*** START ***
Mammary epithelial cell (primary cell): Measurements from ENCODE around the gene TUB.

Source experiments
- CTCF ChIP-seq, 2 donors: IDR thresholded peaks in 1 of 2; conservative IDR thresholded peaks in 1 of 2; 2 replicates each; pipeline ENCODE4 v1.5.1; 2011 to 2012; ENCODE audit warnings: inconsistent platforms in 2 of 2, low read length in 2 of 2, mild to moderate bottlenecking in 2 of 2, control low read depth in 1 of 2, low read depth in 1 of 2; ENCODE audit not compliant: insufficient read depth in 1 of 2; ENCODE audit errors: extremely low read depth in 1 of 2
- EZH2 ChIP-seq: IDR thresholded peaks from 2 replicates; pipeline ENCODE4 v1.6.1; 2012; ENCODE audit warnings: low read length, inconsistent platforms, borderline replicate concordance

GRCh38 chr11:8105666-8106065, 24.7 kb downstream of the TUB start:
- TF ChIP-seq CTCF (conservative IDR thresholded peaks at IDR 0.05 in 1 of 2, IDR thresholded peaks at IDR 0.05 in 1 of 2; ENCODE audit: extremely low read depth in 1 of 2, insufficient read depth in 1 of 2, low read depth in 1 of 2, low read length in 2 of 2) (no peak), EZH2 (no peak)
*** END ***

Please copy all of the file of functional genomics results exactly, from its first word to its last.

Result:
Mammary epithelial cell (primary cell): Measurements from ENCODE around the gene TUB.

Source experiments
- CTCF ChIP-seq, 2 donors: IDR thresholded peaks in 1 of 2; conservative IDR thresholded peaks in 1 of 2; 2 replicates each; pipeline ENCODE4 v1.5.1; 2011 to 2012; ENCODE audit warnings: inconsistent platforms in 2 of 2, low read length in 2 of 2, mild to moderate bottlenecking in 2 of 2, control low read depth in 1 of 2, low read depth in 1 of 2; ENCODE audit not compliant: insufficient read depth in 1 of 2; ENCODE audit errors: extremely low read depth in 1 of 2
- EZH2 ChIP-seq: IDR thresholded peaks from 2 replicates; pipeline ENCODE4 v1.6.1; 2012; ENCODE audit warnings: low read length, inconsistent platforms, borderline replicate concordance

GRCh38 chr11:8105666-8106065, 24.7 kb downstream of the TUB start:
- TF ChIP-seq CTCF (conservative IDR thresholded peaks at IDR 0.05 in 1 of 2, IDR thresholded peaks at IDR 0.05 in 1 of 2; ENCODE audit: extremely low read depth in 1 of 2, insufficient read depth in 1 of 2, low read depth in 1 of 2, low read length in 2 of 2) (no peak), EZH2 (no peak)